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German two-man Bobsleigh gold medallists Francesco Friedrich and Thorsten Margis celebrate on the podium with silver medallists, Johannes Lochner and Florian Bauer and bronze medallists, Christoph Hafer and Matthias Sommer in Beijing on Feb. 15.EDGAR SU/Reuters

Any pretenders’ hopes that the undisputed king of bobsleigh might relinquish his crown were brought crashing down to earth on Tuesday as Germany’s Francesco Friedrich and Thorsten Margis rocketed to another Olympic gold medal.

Friedrich, the police officer from Dresden, led three German teams in a sweep of the podium, a feat unprecedented in any Olympic bobsleigh event going back 98 years.

Friedrich was unsatisfied with his performance in the first heat - he and Margis led but a few bumps along the “Flying Snow Dragon” track meant compatriots Johannes Lochner and Florian Bauer were still capable of an upset.

In the race’s finale, however, the master left no doubts about his superiority, hitting speeds close to 136 kilometres an hour as they rocketed through the -12 degrees Celsius air of the Yanqing hills.

Friedrich and Margis celebrate after winning gold.EDGAR SU/Reuters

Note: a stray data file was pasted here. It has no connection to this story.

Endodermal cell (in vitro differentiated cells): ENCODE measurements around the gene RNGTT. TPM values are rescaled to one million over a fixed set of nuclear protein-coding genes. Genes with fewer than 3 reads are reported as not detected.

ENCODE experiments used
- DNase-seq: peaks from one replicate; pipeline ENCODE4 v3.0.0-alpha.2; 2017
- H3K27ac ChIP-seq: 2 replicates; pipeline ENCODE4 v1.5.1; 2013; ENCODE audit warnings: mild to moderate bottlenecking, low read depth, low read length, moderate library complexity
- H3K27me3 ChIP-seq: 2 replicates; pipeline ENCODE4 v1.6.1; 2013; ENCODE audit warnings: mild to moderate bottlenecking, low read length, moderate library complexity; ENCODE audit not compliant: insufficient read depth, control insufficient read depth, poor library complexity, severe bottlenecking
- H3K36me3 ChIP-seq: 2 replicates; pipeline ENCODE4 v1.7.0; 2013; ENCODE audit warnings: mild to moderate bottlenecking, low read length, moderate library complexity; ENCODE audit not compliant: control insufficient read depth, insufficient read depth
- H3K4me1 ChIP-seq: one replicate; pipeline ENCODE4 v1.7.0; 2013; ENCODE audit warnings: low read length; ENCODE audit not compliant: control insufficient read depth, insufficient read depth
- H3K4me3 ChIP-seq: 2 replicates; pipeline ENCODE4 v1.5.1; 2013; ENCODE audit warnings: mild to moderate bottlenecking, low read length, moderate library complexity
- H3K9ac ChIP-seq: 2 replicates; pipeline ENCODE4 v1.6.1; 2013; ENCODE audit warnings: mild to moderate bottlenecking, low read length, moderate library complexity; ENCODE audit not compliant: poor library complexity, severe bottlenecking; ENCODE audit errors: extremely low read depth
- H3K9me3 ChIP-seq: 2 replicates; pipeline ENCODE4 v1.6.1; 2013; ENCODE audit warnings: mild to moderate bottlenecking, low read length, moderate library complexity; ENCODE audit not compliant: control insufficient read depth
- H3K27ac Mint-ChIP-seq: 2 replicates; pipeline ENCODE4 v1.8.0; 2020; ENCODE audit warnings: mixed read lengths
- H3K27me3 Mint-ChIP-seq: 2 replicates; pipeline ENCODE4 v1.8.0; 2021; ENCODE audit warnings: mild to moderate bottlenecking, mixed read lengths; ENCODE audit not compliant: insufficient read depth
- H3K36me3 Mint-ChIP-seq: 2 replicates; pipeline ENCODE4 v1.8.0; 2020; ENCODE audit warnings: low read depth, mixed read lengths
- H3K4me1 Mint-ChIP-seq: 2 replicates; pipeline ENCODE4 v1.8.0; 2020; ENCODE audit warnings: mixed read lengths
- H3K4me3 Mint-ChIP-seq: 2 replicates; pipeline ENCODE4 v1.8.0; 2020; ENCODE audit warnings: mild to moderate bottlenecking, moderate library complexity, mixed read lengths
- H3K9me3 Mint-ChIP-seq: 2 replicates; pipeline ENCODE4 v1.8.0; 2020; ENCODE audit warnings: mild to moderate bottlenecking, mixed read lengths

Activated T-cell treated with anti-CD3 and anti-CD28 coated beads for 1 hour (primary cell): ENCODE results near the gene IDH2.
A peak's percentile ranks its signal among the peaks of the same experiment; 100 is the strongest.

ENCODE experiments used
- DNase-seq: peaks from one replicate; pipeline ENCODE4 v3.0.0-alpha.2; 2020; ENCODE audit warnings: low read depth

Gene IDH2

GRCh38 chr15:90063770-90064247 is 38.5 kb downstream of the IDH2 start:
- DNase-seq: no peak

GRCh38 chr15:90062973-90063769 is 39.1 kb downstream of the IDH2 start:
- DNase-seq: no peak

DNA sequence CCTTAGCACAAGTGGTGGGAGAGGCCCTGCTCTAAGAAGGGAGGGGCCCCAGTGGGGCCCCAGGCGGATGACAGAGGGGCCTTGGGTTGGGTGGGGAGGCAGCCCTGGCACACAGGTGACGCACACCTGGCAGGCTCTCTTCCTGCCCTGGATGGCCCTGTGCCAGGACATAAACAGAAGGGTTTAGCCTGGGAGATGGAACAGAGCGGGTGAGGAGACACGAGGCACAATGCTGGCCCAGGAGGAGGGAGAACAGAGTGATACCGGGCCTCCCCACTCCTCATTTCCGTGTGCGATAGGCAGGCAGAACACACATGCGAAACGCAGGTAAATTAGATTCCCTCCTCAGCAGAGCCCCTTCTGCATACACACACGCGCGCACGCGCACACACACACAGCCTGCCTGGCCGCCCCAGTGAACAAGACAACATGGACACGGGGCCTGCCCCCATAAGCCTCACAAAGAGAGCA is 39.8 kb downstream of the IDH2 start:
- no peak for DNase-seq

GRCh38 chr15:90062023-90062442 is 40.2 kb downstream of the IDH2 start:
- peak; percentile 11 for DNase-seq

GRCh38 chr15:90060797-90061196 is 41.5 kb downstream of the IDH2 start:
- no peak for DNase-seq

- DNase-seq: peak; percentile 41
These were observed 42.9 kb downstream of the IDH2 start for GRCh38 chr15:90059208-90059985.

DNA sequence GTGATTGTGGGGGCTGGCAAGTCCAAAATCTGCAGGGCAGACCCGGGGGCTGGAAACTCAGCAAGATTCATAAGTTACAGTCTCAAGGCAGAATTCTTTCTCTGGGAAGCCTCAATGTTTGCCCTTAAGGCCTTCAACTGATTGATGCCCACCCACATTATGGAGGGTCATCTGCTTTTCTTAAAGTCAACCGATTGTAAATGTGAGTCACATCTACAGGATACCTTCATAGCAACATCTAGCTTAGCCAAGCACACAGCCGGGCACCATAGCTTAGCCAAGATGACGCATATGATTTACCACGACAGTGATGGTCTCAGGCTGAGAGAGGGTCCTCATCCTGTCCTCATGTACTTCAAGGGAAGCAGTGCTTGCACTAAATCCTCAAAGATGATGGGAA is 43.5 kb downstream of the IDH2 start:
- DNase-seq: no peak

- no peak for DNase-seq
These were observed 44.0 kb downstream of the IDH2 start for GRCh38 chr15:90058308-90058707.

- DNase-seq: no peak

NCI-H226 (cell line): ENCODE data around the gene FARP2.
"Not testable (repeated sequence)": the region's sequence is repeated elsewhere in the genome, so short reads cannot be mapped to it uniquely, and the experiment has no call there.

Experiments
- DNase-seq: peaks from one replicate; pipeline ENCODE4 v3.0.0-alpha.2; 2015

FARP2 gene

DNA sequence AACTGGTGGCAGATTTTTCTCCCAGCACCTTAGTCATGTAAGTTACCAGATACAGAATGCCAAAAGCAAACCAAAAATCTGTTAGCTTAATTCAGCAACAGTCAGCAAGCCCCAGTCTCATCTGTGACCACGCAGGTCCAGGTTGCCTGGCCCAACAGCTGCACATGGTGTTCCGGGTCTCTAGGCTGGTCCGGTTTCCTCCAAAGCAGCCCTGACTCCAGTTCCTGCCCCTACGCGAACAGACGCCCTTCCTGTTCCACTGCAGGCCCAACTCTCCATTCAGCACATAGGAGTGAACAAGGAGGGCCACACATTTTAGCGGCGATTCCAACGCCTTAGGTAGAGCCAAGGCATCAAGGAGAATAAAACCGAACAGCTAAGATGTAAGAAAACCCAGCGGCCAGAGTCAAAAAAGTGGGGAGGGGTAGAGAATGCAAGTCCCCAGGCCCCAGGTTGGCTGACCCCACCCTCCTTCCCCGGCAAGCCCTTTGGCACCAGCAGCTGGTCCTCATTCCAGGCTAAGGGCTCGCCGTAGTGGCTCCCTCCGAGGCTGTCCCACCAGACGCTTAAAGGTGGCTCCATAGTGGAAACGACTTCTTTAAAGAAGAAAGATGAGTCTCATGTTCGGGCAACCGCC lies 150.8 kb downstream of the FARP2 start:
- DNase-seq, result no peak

Their time over four runs was 3:56.89, 0.49 seconds faster than Lochner and Bauer, and 1.69 seconds quicker than compatriots Christoph Hafer and Matthias Sommer who took bronze.

It was an awesome show of German dominance even at an Olympics where the country has won seven out of eight available sliding golds and half the 24 sliding medals.

The man regarded as bobsleigh’s greatest of all time added to his gold medals in the two-man and four-man events in Pyeongchang four years ago, with a chance at another four-man medal on Sunday.

A wave of shock rippled through the crowd as Britain’s Brad Hall and Nick Gleeson flipped at high speed at the perilous curve 13, the bobsleigh skidding through the finish line with the two men’s helmets uncomfortably close to the ice.

But they stood up and returned for a strong final run to finish in 11th place.